Their emotion is not explicit, but the king’s fury and the fire’s heat must’ve been terrifying. Perhaps beneath their bold words ran panicked thoughts. (Does anyone want to burn to death?) They knew God could deliver them, but their trust in Him didn’t depend on a rescue. And in that awful moment, they let their fear point them to who God is: One who is able to save. They believed and proclaimed this, even though He might let them die.
In my own life, do I believe God is in control? Do I trust His heart toward me is good? The truth is, I can’t give both fear and God’s sovereignty a seat at my table. I can’t see His goodness if unbelief darkens my vision, or if worry rules my heart. I want to be able to answer the question, “Who do you say that I am?” with the same words those men did: One who is able to save.
WHERE IS HE?
Imagine Shadrach, Meshach and Abednego’s thoughts when the soldiers hauled them closer to the fire—when it seemed like God’s answer was no. Didn’t He see what was happening to them? Where was He?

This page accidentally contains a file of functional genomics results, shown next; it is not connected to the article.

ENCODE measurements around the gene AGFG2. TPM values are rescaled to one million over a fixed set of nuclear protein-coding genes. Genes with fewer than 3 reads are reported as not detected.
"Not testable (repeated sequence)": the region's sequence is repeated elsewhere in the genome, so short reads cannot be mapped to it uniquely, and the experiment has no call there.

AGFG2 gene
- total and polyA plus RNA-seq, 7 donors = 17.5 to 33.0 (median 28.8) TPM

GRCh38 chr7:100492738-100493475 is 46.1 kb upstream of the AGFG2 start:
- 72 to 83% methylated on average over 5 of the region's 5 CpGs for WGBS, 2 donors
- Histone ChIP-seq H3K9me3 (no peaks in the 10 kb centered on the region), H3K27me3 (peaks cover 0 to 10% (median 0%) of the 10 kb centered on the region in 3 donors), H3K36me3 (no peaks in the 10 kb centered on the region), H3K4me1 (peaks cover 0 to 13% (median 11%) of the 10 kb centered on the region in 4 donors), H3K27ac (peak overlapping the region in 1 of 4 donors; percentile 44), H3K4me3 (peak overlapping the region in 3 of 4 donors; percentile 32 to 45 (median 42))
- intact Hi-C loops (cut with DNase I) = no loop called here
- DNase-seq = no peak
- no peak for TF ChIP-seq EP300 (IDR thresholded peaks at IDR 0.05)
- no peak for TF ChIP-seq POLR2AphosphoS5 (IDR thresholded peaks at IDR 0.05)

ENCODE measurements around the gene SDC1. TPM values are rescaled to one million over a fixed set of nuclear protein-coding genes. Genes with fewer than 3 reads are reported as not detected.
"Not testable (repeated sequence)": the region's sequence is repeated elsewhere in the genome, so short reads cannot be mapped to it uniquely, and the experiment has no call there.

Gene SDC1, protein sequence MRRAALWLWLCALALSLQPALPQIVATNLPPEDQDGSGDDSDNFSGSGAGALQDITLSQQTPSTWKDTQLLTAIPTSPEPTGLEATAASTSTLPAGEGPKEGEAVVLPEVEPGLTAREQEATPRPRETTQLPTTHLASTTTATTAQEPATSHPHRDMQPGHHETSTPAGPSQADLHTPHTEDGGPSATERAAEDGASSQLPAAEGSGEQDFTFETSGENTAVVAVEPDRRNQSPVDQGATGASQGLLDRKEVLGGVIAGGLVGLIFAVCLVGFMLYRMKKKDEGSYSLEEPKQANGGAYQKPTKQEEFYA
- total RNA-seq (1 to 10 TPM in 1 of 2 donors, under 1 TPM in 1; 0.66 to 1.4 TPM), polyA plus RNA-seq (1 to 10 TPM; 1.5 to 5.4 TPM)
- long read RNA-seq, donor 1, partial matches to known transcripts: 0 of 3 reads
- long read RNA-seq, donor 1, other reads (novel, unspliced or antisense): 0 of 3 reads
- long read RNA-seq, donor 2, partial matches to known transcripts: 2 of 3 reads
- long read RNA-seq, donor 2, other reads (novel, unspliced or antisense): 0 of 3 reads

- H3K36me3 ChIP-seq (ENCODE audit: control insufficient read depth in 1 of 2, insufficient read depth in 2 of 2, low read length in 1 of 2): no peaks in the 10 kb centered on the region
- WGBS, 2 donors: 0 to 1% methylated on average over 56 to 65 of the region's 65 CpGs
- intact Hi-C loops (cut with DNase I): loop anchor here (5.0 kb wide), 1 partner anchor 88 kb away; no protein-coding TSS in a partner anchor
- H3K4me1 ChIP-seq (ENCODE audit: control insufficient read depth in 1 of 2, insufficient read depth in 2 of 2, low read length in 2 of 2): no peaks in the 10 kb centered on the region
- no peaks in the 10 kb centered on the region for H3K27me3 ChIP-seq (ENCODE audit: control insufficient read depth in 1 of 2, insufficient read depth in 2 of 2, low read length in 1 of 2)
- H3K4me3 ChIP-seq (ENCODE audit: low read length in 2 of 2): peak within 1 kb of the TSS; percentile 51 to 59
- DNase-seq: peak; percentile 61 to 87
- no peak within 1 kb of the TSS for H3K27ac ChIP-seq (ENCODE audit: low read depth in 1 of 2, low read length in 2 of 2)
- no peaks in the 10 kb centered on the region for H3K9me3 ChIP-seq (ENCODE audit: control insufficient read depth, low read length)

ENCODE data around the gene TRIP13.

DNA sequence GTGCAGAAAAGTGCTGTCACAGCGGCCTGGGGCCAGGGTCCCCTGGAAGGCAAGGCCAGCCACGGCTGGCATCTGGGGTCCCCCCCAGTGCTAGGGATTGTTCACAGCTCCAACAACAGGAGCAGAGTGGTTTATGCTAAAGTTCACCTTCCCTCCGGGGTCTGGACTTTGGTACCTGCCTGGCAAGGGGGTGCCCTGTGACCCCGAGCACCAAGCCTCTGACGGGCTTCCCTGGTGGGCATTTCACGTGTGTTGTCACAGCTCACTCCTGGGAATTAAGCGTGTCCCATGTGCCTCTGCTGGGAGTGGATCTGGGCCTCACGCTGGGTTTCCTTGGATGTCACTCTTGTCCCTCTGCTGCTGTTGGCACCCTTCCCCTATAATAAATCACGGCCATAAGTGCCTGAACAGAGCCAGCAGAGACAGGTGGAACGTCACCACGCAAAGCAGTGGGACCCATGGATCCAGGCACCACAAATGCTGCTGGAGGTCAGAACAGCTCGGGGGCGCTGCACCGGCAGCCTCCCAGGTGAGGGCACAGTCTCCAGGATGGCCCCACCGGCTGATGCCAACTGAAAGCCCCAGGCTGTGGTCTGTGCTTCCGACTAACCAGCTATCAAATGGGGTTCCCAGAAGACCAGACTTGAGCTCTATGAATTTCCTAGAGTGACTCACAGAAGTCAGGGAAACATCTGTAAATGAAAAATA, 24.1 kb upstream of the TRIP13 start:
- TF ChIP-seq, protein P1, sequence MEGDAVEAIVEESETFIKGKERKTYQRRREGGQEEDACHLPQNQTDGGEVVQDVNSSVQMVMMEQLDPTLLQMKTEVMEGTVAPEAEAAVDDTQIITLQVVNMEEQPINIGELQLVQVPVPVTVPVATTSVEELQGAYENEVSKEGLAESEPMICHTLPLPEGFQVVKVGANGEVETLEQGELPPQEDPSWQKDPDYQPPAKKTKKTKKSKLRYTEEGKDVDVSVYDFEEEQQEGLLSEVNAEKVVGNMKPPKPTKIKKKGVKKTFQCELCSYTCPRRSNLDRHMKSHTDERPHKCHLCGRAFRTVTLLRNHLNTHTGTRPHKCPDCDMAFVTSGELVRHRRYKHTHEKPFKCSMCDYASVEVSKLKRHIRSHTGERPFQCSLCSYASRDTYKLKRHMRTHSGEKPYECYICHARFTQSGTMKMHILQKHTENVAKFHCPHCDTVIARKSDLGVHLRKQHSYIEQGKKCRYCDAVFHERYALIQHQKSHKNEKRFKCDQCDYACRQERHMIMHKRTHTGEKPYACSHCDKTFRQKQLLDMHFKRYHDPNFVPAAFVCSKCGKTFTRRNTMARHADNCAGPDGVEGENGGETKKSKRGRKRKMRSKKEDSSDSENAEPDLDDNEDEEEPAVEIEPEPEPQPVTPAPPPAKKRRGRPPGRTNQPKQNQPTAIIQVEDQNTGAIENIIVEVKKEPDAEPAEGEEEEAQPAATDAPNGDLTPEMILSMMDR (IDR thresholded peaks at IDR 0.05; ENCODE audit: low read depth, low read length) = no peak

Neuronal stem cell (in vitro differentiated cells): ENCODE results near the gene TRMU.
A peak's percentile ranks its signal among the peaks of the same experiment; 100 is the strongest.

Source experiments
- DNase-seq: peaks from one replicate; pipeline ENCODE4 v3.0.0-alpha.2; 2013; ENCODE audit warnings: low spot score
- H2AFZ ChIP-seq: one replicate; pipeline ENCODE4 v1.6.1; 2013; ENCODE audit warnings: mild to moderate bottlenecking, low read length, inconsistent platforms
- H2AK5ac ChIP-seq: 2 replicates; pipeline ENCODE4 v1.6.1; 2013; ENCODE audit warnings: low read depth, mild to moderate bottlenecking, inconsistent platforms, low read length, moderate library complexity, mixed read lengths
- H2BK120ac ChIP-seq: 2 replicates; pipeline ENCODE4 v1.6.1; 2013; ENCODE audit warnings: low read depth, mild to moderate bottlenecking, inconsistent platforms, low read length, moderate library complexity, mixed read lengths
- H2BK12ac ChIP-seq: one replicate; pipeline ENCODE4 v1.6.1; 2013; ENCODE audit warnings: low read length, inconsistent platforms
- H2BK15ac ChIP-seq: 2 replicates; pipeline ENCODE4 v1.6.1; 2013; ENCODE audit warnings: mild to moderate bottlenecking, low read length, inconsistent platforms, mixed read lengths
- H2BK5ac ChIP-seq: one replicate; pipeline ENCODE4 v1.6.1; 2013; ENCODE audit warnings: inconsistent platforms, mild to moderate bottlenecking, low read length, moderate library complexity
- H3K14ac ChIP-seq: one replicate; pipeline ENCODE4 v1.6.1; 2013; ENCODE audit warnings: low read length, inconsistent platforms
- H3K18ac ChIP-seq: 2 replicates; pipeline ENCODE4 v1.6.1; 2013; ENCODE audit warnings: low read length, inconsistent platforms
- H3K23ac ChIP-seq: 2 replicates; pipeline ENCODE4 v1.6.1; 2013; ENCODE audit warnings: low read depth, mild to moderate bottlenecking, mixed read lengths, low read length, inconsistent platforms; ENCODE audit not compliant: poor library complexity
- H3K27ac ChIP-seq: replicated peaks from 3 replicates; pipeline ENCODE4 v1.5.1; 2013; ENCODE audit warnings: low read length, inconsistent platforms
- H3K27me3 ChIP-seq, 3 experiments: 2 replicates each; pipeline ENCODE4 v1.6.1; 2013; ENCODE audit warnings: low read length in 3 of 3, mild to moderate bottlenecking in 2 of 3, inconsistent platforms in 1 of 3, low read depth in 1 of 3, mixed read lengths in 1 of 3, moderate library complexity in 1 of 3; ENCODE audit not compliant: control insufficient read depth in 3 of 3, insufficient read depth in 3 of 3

Our worst fears might come true, too, and we’ve got to wrestle with God’s no. People aren’t always healed of cancer or rescued from the horrors of war. Our spouses lose their jobs. A heart attack steals a loved one way too soon. Toddlers who should be clambering around playgrounds are instead lying in a hospital, waiting for a heart transplant. How can fear not reign when death and pain surround us, when our prayers seem to fall unheard? Where is God in all of this—and what is He even thinking when He tells us not to fear?
The Bible says God protects, heals, and restores, but I see death, and cancer, and war. I see broken relationships and broken hearts. I see these Hebrew exiles slung into a furnace. It seems the pagan king has won.